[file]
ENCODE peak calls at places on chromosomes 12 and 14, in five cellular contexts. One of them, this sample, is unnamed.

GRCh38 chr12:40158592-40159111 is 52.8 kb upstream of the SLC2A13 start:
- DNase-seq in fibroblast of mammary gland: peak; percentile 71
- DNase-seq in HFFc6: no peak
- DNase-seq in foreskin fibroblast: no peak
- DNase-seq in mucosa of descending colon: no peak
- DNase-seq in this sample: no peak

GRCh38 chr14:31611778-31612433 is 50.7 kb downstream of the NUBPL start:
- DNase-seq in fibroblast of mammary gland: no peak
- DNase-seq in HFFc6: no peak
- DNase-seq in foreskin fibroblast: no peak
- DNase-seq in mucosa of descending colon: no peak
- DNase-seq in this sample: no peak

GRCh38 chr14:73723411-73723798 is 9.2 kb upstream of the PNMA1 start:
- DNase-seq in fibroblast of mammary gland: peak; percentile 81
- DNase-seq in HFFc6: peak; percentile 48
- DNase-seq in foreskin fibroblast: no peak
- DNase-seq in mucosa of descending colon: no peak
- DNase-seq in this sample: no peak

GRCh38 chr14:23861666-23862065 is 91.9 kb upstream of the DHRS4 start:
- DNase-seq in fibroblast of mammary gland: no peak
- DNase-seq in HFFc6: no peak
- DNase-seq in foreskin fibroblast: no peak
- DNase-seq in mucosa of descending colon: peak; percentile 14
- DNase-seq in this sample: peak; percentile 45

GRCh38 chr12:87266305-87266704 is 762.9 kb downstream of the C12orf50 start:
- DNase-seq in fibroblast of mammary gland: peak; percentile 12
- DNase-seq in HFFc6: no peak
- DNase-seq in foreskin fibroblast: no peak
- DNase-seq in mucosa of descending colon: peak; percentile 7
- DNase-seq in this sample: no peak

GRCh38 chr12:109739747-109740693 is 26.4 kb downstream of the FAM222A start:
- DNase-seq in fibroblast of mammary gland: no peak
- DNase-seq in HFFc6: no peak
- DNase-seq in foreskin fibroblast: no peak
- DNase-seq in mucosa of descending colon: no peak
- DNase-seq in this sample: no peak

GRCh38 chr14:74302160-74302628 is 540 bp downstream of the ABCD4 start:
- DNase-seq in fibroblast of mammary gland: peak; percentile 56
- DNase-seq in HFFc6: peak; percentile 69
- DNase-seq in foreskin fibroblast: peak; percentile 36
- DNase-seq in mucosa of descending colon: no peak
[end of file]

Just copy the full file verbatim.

ENCODE peak calls at places on chromosomes 12 and 14, in five cellular contexts. One of them, this sample, is unnamed.

GRCh38 chr12:40158592-40159111 is 52.8 kb upstream of the SLC2A13 start:
- DNase-seq in fibroblast of mammary gland: peak; percentile 71
- DNase-seq in HFFc6: no peak
- DNase-seq in foreskin fibroblast: no peak
- DNase-seq in mucosa of descending colon: no peak
- DNase-seq in this sample: no peak

GRCh38 chr14:31611778-31612433 is 50.7 kb downstream of the NUBPL start:
- DNase-seq in fibroblast of mammary gland: no peak
- DNase-seq in HFFc6: no peak
- DNase-seq in foreskin fibroblast: no peak
- DNase-seq in mucosa of descending colon: no peak
- DNase-seq in this sample: no peak

GRCh38 chr14:73723411-73723798 is 9.2 kb upstream of the PNMA1 start:
- DNase-seq in fibroblast of mammary gland: peak; percentile 81
- DNase-seq in HFFc6: peak; percentile 48
- DNase-seq in foreskin fibroblast: no peak
- DNase-seq in mucosa of descending colon: no peak
- DNase-seq in this sample: no peak

GRCh38 chr14:23861666-23862065 is 91.9 kb upstream of the DHRS4 start:
- DNase-seq in fibroblast of mammary gland: no peak
- DNase-seq in HFFc6: no peak
- DNase-seq in foreskin fibroblast: no peak
- DNase-seq in mucosa of descending colon: peak; percentile 14
- DNase-seq in this sample: peak; percentile 45

GRCh38 chr12:87266305-87266704 is 762.9 kb downstream of the C12orf50 start:
- DNase-seq in fibroblast of mammary gland: peak; percentile 12
- DNase-seq in HFFc6: no peak
- DNase-seq in foreskin fibroblast: no peak
- DNase-seq in mucosa of descending colon: peak; percentile 7
- DNase-seq in this sample: no peak

GRCh38 chr12:109739747-109740693 is 26.4 kb downstream of the FAM222A start:
- DNase-seq in fibroblast of mammary gland: no peak
- DNase-seq in HFFc6: no peak
- DNase-seq in foreskin fibroblast: no peak
- DNase-seq in mucosa of descending colon: no peak
- DNase-seq in this sample: no peak

GRCh38 chr14:74302160-74302628 is 540 bp downstream of the ABCD4 start:
- DNase-seq in fibroblast of mammary gland: peak; percentile 56
- DNase-seq in HFFc6: peak; percentile 69
- DNase-seq in foreskin fibroblast: peak; percentile 36
- DNase-seq in mucosa of descending colon: no peak